With the wave of digital transformation in India, the question of cybersecurity and safety of data and digital platforms become the primary concern. Answering such questions and detailing on India’s digital transformation, Dr Rajendra Kumar, Additional Secretary, Ministry of Electronics and Information Technology (MeitY) interacted in an exclusive interview with Nisha Samant Purbey and Adarsh Som of Elets News Network (ENN).
How MeitY is ensuring safer and secure digital platforms, especially considering the shift of various services to online platforms?
Security of platforms is of prime importance and it should be considered even while conceptualizing any development. Security is not confined to a single level but needs to be addressed at business (defining security policies), infrastructure (appropriate configurations at the network, data centre, and hardware), application (application deployment, OS hardening) and data (storage, access) levels. It is more cost-effective to plan for and implement security-specific functions in the planned architecture as early as possible in the platform development cycle to avoid costly retrofit or rework because the required building blocks for security were not added or used during systems development and deployment.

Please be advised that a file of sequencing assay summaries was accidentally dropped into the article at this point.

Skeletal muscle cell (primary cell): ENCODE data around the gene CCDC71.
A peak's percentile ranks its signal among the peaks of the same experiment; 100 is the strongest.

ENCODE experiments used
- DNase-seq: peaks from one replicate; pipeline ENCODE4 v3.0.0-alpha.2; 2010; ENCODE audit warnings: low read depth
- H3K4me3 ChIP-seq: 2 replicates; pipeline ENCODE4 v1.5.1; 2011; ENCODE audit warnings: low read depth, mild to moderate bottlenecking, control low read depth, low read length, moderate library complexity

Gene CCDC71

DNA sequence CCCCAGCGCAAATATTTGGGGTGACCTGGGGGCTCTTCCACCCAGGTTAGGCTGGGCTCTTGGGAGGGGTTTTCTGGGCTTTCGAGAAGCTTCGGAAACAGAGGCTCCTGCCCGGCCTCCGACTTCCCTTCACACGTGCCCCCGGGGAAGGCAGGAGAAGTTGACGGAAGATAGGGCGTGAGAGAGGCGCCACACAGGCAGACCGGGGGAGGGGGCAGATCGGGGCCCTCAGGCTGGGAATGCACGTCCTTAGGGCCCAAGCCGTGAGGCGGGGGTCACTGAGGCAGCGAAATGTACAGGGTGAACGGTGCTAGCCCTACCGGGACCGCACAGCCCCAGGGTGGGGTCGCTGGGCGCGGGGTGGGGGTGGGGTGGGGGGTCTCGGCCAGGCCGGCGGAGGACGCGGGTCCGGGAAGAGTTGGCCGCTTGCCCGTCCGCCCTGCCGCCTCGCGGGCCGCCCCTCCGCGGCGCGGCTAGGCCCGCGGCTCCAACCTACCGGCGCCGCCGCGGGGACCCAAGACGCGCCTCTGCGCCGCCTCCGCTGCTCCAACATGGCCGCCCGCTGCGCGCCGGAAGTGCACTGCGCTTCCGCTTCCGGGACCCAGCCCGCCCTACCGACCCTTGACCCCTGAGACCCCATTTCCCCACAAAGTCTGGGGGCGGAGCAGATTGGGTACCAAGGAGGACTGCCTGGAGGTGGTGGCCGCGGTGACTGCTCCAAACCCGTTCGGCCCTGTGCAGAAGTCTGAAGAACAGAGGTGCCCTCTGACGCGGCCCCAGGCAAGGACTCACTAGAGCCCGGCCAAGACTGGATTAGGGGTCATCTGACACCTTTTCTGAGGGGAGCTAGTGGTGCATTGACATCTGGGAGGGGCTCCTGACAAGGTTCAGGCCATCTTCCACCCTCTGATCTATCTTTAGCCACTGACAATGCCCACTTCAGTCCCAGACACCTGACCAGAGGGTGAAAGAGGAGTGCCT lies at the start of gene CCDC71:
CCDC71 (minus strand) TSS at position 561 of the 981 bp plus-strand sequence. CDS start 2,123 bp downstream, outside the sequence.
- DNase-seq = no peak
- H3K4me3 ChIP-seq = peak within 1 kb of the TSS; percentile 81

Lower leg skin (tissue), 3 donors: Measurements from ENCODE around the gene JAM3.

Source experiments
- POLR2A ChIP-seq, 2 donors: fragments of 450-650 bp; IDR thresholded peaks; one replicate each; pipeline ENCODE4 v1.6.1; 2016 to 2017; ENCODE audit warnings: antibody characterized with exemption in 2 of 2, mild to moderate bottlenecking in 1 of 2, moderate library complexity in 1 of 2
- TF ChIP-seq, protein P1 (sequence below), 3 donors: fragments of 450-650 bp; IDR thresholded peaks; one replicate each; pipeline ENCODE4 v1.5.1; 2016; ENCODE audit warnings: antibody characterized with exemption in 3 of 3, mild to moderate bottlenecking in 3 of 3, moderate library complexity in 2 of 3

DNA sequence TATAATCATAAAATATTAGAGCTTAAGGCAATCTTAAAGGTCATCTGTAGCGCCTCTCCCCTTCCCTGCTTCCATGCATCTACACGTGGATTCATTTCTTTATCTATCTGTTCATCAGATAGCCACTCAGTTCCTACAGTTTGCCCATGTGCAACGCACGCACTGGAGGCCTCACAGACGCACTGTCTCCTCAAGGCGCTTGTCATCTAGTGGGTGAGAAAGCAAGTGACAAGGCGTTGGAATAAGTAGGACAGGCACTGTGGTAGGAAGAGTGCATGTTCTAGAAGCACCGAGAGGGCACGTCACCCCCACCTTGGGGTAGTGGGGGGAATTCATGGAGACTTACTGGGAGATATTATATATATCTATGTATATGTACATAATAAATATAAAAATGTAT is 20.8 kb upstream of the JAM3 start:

Safety and security of digital platform should be taken into account when the platform is being developed and after its development. Security by design should be the mantra for a safer and secure digital platform.
The Ministry has come up with the electronic consent management framework. MeitY organizations such as CERT-In & STQC empanel third-party security auditors for all Government applications, which are required to obtain a security audit certificate before deploying the application online. MeitY has empanelled cloud service providers and also issued security guidelines for cloud service providers, which may host Government applications. The Digital Service Standards published by the ministry extensively cover all the interventions required to ensure platform security.
As online education is the norm today, how monitoring of quality education and misconducts can be controlled? Is the MeitY planning to have a common digital platform with apt security measures for all schools for equitable, quality and secured education?
To monitor online education, the digital platform should allow the teacher to admit only genuine students who have been given credentials to log into the online class. To control misconduct during the classes, the digital platform to be used for teaching must provide controls for a teacher to take note of misconduct being done by any student. The teacher may warn the student during the class, else the student may be removed from the class if he/she does not mend his/her behaviour.